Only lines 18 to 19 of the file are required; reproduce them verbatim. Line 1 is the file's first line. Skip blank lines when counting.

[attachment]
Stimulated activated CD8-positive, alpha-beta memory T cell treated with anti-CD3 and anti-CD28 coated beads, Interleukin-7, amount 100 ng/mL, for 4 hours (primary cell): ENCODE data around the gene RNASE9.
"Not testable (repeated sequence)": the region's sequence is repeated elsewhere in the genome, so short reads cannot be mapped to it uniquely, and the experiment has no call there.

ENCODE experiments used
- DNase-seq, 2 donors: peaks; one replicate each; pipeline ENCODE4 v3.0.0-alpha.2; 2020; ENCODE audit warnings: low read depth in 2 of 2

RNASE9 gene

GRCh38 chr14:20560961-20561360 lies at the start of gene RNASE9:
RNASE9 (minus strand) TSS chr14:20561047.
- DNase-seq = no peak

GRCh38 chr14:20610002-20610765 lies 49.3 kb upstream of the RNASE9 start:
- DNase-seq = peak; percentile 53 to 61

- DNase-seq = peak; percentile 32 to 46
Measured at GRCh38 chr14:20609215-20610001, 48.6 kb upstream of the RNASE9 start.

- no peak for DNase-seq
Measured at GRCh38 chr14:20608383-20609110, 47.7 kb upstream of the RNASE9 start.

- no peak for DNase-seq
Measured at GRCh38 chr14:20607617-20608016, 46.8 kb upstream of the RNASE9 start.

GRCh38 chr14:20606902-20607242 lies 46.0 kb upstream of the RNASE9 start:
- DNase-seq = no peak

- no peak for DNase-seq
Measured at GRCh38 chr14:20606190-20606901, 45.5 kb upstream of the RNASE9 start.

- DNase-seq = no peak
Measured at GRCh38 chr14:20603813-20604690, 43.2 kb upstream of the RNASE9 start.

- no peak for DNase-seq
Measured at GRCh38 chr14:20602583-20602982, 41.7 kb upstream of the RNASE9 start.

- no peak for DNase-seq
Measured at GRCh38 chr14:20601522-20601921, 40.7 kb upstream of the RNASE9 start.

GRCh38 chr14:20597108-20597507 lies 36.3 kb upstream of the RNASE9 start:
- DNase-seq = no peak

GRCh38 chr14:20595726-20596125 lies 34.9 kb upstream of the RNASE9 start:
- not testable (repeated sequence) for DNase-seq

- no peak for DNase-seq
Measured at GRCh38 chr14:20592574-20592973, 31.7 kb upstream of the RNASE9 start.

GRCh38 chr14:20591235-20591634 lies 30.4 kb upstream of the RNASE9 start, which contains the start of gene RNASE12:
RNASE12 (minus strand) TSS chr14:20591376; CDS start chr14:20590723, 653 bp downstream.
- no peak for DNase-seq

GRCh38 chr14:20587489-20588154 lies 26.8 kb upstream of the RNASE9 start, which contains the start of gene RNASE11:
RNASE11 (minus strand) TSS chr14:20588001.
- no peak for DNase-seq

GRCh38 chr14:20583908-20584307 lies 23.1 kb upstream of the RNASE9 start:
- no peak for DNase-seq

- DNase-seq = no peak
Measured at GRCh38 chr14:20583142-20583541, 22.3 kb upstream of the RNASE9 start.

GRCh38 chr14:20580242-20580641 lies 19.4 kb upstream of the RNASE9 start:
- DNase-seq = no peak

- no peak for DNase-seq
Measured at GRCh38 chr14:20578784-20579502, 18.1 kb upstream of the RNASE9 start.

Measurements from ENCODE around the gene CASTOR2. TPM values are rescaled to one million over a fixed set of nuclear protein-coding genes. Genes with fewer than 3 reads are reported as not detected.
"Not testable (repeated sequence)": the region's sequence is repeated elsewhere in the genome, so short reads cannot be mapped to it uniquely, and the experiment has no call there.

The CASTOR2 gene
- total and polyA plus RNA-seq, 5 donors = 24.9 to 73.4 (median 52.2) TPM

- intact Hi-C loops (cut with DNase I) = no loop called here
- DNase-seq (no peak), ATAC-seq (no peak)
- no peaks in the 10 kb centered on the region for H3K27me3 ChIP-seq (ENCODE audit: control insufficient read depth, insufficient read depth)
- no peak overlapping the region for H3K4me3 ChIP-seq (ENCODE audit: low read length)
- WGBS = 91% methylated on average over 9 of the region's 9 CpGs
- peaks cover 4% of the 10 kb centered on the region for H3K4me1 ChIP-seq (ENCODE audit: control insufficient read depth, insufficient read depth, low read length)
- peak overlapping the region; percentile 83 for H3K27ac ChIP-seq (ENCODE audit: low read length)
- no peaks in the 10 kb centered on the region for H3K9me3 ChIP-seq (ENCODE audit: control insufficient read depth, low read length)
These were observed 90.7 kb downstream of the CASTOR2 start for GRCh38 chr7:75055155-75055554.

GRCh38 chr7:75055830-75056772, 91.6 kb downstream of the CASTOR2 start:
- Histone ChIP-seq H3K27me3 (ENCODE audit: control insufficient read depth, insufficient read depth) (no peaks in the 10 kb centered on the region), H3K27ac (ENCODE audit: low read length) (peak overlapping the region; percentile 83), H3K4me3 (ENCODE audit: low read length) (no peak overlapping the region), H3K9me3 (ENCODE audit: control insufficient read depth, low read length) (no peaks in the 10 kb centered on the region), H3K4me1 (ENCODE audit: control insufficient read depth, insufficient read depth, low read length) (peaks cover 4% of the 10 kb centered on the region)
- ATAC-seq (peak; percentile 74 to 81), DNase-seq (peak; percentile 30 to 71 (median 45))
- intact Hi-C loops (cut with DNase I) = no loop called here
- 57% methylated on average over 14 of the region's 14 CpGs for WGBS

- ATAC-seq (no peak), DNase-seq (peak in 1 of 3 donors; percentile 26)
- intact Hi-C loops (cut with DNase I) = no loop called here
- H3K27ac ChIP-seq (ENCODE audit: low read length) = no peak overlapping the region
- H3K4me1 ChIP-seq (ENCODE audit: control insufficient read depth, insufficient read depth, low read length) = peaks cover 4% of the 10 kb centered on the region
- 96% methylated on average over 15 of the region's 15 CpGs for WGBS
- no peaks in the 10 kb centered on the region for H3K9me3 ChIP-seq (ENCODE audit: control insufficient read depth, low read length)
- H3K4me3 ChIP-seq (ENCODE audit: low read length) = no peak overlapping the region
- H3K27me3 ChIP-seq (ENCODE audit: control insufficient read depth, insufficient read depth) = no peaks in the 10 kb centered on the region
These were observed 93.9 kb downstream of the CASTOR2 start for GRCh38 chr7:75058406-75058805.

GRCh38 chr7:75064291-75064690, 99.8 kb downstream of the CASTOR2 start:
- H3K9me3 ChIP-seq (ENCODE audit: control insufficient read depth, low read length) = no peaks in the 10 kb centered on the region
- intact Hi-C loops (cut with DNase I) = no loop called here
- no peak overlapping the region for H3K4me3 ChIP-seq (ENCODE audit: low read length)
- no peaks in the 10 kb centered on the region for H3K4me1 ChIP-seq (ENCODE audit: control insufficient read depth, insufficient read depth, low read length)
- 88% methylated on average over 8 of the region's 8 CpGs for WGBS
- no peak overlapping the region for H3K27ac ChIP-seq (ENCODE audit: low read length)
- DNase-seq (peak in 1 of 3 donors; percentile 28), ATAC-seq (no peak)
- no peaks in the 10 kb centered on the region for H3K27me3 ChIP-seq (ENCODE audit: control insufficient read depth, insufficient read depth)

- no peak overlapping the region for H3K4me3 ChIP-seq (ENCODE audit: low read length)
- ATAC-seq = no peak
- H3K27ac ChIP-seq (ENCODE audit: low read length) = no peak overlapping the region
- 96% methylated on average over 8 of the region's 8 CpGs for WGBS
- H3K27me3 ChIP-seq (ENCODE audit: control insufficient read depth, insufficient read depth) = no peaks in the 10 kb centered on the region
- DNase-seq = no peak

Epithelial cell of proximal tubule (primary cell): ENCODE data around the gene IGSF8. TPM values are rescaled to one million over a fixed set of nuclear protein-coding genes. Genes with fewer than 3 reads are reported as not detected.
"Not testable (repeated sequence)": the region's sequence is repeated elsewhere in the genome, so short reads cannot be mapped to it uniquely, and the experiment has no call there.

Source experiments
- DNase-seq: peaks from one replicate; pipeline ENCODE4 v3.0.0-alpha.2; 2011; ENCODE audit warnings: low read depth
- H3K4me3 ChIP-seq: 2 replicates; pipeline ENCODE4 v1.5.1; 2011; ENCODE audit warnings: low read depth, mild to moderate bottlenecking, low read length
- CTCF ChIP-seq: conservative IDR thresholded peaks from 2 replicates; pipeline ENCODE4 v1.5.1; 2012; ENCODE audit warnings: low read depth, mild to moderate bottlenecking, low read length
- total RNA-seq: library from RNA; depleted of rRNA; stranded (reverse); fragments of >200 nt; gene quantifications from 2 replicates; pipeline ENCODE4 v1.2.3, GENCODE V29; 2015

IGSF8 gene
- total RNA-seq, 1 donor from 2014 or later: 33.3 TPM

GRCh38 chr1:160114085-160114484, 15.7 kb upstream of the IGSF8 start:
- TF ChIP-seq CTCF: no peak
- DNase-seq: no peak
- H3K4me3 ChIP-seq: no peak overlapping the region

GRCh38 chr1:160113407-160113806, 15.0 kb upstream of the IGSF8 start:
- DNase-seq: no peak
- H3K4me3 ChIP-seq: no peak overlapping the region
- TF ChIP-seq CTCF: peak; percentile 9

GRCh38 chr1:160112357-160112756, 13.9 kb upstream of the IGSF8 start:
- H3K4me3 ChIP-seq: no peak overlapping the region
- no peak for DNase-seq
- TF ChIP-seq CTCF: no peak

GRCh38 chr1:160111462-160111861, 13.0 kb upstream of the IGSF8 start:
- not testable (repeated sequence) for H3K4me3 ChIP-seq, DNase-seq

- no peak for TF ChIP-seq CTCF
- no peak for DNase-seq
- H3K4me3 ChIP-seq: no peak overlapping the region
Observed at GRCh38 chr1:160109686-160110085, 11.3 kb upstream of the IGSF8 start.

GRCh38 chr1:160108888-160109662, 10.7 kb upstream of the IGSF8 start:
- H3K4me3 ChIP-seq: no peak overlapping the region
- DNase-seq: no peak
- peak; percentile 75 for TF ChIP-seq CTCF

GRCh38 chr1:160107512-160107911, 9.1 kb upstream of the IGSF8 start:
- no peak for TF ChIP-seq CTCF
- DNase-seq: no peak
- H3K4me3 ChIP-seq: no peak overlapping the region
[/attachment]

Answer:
- DNase-seq = no peak

- no peak for DNase-seq